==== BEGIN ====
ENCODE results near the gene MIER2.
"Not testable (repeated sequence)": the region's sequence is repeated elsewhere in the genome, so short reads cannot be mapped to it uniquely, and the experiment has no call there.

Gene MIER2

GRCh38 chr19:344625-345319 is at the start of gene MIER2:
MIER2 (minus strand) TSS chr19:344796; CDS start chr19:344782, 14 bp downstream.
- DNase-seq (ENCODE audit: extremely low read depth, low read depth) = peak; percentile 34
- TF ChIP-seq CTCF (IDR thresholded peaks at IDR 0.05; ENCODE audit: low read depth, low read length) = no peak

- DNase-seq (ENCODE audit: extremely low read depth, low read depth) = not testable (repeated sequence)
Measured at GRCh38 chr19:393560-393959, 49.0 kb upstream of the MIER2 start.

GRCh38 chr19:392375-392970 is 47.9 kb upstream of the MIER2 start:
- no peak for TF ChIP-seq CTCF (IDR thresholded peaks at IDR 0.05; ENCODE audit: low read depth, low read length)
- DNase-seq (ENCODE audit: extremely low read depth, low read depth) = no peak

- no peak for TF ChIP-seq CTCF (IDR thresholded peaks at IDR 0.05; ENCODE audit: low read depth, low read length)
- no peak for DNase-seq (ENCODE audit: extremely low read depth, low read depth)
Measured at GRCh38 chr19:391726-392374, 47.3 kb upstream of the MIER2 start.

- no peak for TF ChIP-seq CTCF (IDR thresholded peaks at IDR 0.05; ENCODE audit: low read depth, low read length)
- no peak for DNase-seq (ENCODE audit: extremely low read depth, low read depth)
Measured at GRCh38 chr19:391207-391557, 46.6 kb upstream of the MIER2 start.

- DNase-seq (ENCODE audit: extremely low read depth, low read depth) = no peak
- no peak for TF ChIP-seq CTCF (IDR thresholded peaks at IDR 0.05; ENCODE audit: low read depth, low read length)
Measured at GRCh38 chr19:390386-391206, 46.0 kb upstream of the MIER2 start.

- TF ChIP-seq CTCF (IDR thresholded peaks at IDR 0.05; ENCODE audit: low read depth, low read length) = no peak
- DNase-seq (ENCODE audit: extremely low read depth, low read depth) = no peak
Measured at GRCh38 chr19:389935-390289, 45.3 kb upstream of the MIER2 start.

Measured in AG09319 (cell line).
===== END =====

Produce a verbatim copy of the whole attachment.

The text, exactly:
ENCODE results near the gene MIER2.
"Not testable (repeated sequence)": the region's sequence is repeated elsewhere in the genome, so short reads cannot be mapped to it uniquely, and the experiment has no call there.

Gene MIER2

GRCh38 chr19:344625-345319 is at the start of gene MIER2:
MIER2 (minus strand) TSS chr19:344796; CDS start chr19:344782, 14 bp downstream.
- DNase-seq (ENCODE audit: extremely low read depth, low read depth) = peak; percentile 34
- TF ChIP-seq CTCF (IDR thresholded peaks at IDR 0.05; ENCODE audit: low read depth, low read length) = no peak

- DNase-seq (ENCODE audit: extremely low read depth, low read depth) = not testable (repeated sequence)
Measured at GRCh38 chr19:393560-393959, 49.0 kb upstream of the MIER2 start.

GRCh38 chr19:392375-392970 is 47.9 kb upstream of the MIER2 start:
- no peak for TF ChIP-seq CTCF (IDR thresholded peaks at IDR 0.05; ENCODE audit: low read depth, low read length)
- DNase-seq (ENCODE audit: extremely low read depth, low read depth) = no peak

- no peak for TF ChIP-seq CTCF (IDR thresholded peaks at IDR 0.05; ENCODE audit: low read depth, low read length)
- no peak for DNase-seq (ENCODE audit: extremely low read depth, low read depth)
Measured at GRCh38 chr19:391726-392374, 47.3 kb upstream of the MIER2 start.

- no peak for TF ChIP-seq CTCF (IDR thresholded peaks at IDR 0.05; ENCODE audit: low read depth, low read length)
- no peak for DNase-seq (ENCODE audit: extremely low read depth, low read depth)
Measured at GRCh38 chr19:391207-391557, 46.6 kb upstream of the MIER2 start.

- DNase-seq (ENCODE audit: extremely low read depth, low read depth) = no peak
- no peak for TF ChIP-seq CTCF (IDR thresholded peaks at IDR 0.05; ENCODE audit: low read depth, low read length)
Measured at GRCh38 chr19:390386-391206, 46.0 kb upstream of the MIER2 start.

- TF ChIP-seq CTCF (IDR thresholded peaks at IDR 0.05; ENCODE audit: low read depth, low read length) = no peak
- DNase-seq (ENCODE audit: extremely low read depth, low read depth) = no peak
Measured at GRCh38 chr19:389935-390289, 45.3 kb upstream of the MIER2 start.

Measured in AG09319 (cell line).